In tribute to Mandela’s vision for a world that is rid of racism, I have created this list of nine things white people can do to assist in the transformation of South Africa.

“No one is born hating another person because of the colour of his skin, or his background, or his religion. People must learn to hate, and if they can learn to hate, they can be taught to love, for love comes more naturally to the human heart than its opposite.” (Mandela)

Examine history
By examining our history and not denying it we will understand how the past resulted in white privilege at the expense of an entire nation of people and how this still plays out in structural racism today.

Understand structural oppression
We are recipients of unmerited privileges on a global scale by virtue of our skin colour. Once we know and recognise this reality we can then fight for a system where no one is privileged according to their skin colour or gender.

Shake guilt
Guilt never did anything for anyone. It is self-centred and unfairly demands that the victim comfort the perpetrator. Shake your guilt and replace it with a passion for change and equality.

It takes years of reflection to undo the indoctrination of the whiteness construct and we can so easily slip into learned non-reflexive assumptions and language that reproduces racism.

Be fearless in correcting unconscious racism in yourself if it is pointed out to you by a person of colour. Do not brand the recipients of your unconscious slip-ups “oversensitive” or “racist” because they have called out or responded to your racism. We are all human and not perfect, so be kind to yourself and to the diverse people you interact with.

Speak out
Speak out against racism whenever and wherever you see it. Never ignore racism. By calling it out you are challenging the dominant discourse and making room for a new discourse that is open and equal.

Be aware
Be aware of how the media institution pushes a certain anti-black view of the world and how it mostly lays the blame for all social ills at the feet of black people. White hegemony has everything to do with the lack of transformation and poverty in this country too.

Listen to and be guided by those who are oppressed by whiteness.

White people have been the default of social relations and public discourse for so long that many are unwilling to listen to other views. This often plays out in public arena in South Africa. White, and particularly white male, gatekeepers, have the privilege of being heard and often they actively resist the views of black people and women.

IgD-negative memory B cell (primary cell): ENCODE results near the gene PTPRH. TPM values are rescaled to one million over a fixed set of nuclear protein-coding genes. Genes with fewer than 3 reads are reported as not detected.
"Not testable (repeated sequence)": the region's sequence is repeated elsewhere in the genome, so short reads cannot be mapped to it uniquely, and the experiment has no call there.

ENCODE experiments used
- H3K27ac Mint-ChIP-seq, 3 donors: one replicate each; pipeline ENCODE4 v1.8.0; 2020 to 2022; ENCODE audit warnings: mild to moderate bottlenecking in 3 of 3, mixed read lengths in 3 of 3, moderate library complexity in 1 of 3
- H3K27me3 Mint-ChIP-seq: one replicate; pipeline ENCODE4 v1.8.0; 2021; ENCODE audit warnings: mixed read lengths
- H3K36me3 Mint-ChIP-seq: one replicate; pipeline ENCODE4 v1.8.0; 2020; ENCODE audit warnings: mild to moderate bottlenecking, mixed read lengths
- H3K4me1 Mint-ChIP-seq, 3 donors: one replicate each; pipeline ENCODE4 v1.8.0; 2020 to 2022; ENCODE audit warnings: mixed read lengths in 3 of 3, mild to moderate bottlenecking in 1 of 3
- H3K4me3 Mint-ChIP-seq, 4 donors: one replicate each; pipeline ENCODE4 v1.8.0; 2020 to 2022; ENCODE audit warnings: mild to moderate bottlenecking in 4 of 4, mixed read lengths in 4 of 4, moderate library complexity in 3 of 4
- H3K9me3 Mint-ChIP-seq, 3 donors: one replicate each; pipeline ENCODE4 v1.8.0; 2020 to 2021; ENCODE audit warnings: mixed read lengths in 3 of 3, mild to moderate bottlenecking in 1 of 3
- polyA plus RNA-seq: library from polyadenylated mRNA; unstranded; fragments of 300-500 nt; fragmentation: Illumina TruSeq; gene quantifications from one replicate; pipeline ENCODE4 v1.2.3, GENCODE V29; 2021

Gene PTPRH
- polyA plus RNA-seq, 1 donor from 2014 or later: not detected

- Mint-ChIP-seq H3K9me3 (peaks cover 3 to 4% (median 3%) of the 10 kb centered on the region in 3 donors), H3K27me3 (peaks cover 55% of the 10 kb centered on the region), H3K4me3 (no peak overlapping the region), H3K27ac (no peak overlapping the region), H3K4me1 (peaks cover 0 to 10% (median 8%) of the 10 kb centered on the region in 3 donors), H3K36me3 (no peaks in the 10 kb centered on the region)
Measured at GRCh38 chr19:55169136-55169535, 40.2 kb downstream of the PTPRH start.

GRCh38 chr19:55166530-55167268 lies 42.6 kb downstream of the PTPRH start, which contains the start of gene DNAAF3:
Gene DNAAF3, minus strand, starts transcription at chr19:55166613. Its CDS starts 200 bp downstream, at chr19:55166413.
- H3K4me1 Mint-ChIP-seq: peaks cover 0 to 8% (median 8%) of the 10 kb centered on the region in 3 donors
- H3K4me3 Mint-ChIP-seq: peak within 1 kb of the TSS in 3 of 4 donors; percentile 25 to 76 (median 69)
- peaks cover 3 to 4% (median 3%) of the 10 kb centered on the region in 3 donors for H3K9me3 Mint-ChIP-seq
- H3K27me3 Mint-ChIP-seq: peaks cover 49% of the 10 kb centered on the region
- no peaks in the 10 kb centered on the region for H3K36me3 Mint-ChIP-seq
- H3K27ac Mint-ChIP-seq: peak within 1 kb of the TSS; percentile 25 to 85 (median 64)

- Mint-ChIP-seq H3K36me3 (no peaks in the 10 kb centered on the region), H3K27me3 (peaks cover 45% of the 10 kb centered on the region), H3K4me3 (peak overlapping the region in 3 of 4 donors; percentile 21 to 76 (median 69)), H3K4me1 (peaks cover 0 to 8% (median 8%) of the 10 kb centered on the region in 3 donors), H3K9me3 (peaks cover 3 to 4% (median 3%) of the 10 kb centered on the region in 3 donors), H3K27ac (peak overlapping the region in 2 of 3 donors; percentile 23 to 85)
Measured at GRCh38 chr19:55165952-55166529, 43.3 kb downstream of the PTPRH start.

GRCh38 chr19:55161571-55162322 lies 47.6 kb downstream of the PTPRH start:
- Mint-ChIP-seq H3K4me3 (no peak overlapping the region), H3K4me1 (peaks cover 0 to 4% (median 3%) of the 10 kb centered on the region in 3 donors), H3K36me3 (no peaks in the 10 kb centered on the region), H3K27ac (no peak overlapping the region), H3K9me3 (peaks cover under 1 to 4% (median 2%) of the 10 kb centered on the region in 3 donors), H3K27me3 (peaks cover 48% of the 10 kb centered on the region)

Look around you and ask yourself if what you see is fair. Ask yourself if your psyche could endure the social conditions of deprivation and perpetual oppression that the poor are forced to withstand? Ask yourself if you could handle being blamed for all crime as if this is a natural condition of being white? Ask yourself how you would respond in a white saturated corporate environment as a black person who is forced to work at least ten times harder just to prove that he or she is worthy of the position. Ask how you would survive in the face of the dominant discourse of whiteness that reflected back to you limited, depressing and untrue reflections of yourself.

By asking these hard questions you begin to understand the negative and limiting impact of the whiteness construct on people who are not white.

Make a commitment
Make a lifelong commitment to unlearning personal racism and deconstructing structural racism. When you no longer ignore racism you become an agent for change.

By transforming yourself you help transform the world into one that can leave a legacy of love, diversity and egalitarianism to the next generations.


Gillian Schutte

Gillian Schutte

Feminist, filmmaker, writer, poet, activist and author, Gillian Schutte has a degree in African politics, an MA in Creative Writing and a Film Director's qualification from the Binger Institute, Netherlands....

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